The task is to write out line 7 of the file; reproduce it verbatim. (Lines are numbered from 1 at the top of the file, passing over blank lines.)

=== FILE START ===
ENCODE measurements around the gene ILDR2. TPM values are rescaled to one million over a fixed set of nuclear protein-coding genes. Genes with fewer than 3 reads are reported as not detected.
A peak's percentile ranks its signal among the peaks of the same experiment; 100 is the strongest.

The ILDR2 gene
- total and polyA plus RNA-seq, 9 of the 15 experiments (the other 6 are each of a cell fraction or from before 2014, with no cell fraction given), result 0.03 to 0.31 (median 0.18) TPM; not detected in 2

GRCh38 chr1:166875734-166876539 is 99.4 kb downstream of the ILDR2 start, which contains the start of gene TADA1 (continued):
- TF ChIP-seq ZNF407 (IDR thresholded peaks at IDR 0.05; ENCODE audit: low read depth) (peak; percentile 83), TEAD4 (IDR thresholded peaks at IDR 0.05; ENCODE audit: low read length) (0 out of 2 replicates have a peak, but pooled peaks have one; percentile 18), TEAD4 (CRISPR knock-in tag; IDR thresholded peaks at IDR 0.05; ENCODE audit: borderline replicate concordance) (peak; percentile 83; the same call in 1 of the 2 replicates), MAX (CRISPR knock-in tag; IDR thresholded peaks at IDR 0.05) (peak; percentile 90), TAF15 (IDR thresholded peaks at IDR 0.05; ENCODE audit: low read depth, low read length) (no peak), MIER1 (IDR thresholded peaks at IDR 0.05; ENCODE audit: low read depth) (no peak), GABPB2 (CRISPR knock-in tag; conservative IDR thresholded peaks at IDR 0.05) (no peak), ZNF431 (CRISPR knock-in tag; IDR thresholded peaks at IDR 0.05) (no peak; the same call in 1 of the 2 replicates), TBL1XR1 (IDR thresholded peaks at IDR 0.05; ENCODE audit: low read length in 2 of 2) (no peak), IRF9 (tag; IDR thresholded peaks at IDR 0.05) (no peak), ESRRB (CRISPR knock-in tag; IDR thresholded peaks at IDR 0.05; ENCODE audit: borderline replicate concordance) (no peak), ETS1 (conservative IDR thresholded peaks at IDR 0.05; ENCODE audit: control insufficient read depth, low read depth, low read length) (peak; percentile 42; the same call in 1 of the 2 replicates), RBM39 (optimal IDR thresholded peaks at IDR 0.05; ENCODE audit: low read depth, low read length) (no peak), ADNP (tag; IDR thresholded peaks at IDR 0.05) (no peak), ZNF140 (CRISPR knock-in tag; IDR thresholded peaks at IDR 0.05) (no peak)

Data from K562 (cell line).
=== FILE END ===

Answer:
Data from K562 (cell line).